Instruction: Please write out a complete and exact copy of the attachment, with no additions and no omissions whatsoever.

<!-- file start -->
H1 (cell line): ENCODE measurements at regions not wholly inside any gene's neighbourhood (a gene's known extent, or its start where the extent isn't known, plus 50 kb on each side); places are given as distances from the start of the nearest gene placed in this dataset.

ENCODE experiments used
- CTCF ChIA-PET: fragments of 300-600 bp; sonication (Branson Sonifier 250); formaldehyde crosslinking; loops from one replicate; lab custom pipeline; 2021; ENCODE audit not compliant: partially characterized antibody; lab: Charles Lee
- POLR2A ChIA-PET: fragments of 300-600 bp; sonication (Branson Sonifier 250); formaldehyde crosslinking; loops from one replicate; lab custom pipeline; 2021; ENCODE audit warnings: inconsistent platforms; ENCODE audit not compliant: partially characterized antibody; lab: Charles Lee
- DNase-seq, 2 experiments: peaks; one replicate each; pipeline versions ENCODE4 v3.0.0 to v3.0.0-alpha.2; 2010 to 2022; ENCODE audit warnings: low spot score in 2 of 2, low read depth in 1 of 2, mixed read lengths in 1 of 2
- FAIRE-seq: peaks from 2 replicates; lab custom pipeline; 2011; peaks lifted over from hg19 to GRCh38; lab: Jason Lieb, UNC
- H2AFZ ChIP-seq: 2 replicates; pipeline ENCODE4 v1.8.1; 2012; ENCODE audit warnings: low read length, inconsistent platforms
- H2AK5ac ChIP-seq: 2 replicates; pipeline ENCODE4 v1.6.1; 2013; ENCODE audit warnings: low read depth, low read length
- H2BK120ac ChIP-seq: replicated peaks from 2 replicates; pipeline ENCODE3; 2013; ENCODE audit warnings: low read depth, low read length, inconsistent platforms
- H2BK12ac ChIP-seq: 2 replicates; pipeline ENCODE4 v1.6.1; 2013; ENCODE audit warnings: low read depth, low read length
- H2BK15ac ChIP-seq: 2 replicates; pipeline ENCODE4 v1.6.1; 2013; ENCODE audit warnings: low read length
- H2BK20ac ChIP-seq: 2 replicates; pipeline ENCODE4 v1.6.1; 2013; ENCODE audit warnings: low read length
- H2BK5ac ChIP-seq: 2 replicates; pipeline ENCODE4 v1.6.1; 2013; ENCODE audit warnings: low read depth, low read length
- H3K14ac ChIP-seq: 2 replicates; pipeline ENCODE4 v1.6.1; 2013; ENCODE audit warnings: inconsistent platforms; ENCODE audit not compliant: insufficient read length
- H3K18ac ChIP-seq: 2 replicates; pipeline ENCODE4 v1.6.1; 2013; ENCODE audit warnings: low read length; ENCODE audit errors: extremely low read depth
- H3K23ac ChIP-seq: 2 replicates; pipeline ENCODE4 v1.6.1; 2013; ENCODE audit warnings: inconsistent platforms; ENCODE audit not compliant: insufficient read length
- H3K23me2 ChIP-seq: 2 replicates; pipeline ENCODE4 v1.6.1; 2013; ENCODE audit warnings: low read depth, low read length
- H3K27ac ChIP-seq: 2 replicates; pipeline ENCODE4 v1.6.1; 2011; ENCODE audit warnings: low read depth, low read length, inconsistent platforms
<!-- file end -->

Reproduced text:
H1 (cell line): ENCODE measurements at regions not wholly inside any gene's neighbourhood (a gene's known extent, or its start where the extent isn't known, plus 50 kb on each side); places are given as distances from the start of the nearest gene placed in this dataset.

ENCODE experiments used
- CTCF ChIA-PET: fragments of 300-600 bp; sonication (Branson Sonifier 250); formaldehyde crosslinking; loops from one replicate; lab custom pipeline; 2021; ENCODE audit not compliant: partially characterized antibody; lab: Charles Lee
- POLR2A ChIA-PET: fragments of 300-600 bp; sonication (Branson Sonifier 250); formaldehyde crosslinking; loops from one replicate; lab custom pipeline; 2021; ENCODE audit warnings: inconsistent platforms; ENCODE audit not compliant: partially characterized antibody; lab: Charles Lee
- DNase-seq, 2 experiments: peaks; one replicate each; pipeline versions ENCODE4 v3.0.0 to v3.0.0-alpha.2; 2010 to 2022; ENCODE audit warnings: low spot score in 2 of 2, low read depth in 1 of 2, mixed read lengths in 1 of 2
- FAIRE-seq: peaks from 2 replicates; lab custom pipeline; 2011; peaks lifted over from hg19 to GRCh38; lab: Jason Lieb, UNC
- H2AFZ ChIP-seq: 2 replicates; pipeline ENCODE4 v1.8.1; 2012; ENCODE audit warnings: low read length, inconsistent platforms
- H2AK5ac ChIP-seq: 2 replicates; pipeline ENCODE4 v1.6.1; 2013; ENCODE audit warnings: low read depth, low read length
- H2BK120ac ChIP-seq: replicated peaks from 2 replicates; pipeline ENCODE3; 2013; ENCODE audit warnings: low read depth, low read length, inconsistent platforms
- H2BK12ac ChIP-seq: 2 replicates; pipeline ENCODE4 v1.6.1; 2013; ENCODE audit warnings: low read depth, low read length
- H2BK15ac ChIP-seq: 2 replicates; pipeline ENCODE4 v1.6.1; 2013; ENCODE audit warnings: low read length
- H2BK20ac ChIP-seq: 2 replicates; pipeline ENCODE4 v1.6.1; 2013; ENCODE audit warnings: low read length
- H2BK5ac ChIP-seq: 2 replicates; pipeline ENCODE4 v1.6.1; 2013; ENCODE audit warnings: low read depth, low read length
- H3K14ac ChIP-seq: 2 replicates; pipeline ENCODE4 v1.6.1; 2013; ENCODE audit warnings: inconsistent platforms; ENCODE audit not compliant: insufficient read length
- H3K18ac ChIP-seq: 2 replicates; pipeline ENCODE4 v1.6.1; 2013; ENCODE audit warnings: low read length; ENCODE audit errors: extremely low read depth
- H3K23ac ChIP-seq: 2 replicates; pipeline ENCODE4 v1.6.1; 2013; ENCODE audit warnings: inconsistent platforms; ENCODE audit not compliant: insufficient read length
- H3K23me2 ChIP-seq: 2 replicates; pipeline ENCODE4 v1.6.1; 2013; ENCODE audit warnings: low read depth, low read length
- H3K27ac ChIP-seq: 2 replicates; pipeline ENCODE4 v1.6.1; 2011; ENCODE audit warnings: low read depth, low read length, inconsistent platforms